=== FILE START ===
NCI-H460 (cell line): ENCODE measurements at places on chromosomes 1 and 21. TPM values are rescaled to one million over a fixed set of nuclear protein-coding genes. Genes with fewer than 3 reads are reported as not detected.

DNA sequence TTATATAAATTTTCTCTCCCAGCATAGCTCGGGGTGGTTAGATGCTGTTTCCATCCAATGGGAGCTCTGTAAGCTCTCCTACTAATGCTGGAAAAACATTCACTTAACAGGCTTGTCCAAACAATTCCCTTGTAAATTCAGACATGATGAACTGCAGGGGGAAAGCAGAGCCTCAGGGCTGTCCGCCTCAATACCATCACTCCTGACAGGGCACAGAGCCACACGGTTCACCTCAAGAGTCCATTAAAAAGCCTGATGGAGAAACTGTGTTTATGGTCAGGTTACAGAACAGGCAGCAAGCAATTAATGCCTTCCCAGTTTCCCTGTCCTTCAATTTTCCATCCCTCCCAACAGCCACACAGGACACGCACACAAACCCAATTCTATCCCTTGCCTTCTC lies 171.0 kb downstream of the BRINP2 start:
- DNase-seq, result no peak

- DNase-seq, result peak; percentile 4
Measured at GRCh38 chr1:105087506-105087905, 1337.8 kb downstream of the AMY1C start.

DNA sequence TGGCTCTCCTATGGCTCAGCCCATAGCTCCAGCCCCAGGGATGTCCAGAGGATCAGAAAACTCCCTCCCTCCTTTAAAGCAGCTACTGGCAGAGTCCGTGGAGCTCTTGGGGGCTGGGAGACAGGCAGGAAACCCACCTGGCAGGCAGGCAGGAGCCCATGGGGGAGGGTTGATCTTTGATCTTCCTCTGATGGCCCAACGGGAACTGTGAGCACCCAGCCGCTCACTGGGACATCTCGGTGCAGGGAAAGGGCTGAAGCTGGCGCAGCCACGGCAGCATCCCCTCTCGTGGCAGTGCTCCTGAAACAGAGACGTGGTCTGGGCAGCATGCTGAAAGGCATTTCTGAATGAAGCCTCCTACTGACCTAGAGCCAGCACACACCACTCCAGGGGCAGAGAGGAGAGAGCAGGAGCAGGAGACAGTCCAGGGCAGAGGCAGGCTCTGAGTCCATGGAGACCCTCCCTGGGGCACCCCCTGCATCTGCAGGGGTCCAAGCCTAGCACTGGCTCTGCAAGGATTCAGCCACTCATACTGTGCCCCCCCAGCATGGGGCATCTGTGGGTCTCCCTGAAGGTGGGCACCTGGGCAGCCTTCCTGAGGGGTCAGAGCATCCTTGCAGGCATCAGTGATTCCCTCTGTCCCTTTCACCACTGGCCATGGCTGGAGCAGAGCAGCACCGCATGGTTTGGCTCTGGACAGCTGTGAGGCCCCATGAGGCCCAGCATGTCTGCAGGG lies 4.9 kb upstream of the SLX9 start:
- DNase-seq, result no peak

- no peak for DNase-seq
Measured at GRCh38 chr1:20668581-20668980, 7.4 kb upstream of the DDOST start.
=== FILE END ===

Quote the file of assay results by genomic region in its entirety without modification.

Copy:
NCI-H460 (cell line): ENCODE measurements at places on chromosomes 1 and 21. TPM values are rescaled to one million over a fixed set of nuclear protein-coding genes. Genes with fewer than 3 reads are reported as not detected.

DNA sequence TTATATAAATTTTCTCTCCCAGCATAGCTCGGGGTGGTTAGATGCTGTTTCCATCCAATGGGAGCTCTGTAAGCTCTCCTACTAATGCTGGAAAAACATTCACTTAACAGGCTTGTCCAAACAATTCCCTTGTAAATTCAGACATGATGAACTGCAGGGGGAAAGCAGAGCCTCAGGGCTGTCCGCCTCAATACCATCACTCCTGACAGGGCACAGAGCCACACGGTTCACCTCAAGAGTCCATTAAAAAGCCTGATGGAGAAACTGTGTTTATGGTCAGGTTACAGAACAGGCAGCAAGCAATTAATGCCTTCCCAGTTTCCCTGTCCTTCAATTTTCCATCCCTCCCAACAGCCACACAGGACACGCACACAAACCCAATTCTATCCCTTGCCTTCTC lies 171.0 kb downstream of the BRINP2 start:
- DNase-seq, result no peak

- DNase-seq, result peak; percentile 4
Measured at GRCh38 chr1:105087506-105087905, 1337.8 kb downstream of the AMY1C start.

DNA sequence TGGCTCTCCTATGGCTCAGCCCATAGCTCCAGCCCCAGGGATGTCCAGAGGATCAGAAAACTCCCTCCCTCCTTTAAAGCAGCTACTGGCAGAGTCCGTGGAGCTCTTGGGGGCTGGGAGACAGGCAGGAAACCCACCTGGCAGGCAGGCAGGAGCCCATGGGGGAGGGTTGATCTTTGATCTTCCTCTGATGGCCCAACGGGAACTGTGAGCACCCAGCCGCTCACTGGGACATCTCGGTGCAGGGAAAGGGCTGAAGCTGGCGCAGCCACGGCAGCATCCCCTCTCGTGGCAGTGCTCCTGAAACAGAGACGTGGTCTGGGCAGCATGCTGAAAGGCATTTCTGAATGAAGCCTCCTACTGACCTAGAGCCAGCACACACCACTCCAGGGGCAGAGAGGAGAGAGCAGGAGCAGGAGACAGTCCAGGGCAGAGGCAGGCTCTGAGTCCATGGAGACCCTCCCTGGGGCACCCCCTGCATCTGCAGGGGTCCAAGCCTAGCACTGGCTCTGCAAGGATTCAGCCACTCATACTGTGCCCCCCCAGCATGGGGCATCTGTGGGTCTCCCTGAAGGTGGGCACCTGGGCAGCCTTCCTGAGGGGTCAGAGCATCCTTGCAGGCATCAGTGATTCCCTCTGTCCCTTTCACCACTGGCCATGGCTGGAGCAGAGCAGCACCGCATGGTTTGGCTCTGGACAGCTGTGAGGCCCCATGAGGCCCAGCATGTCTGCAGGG lies 4.9 kb upstream of the SLX9 start:
- DNase-seq, result no peak

- no peak for DNase-seq
Measured at GRCh38 chr1:20668581-20668980, 7.4 kb upstream of the DDOST start.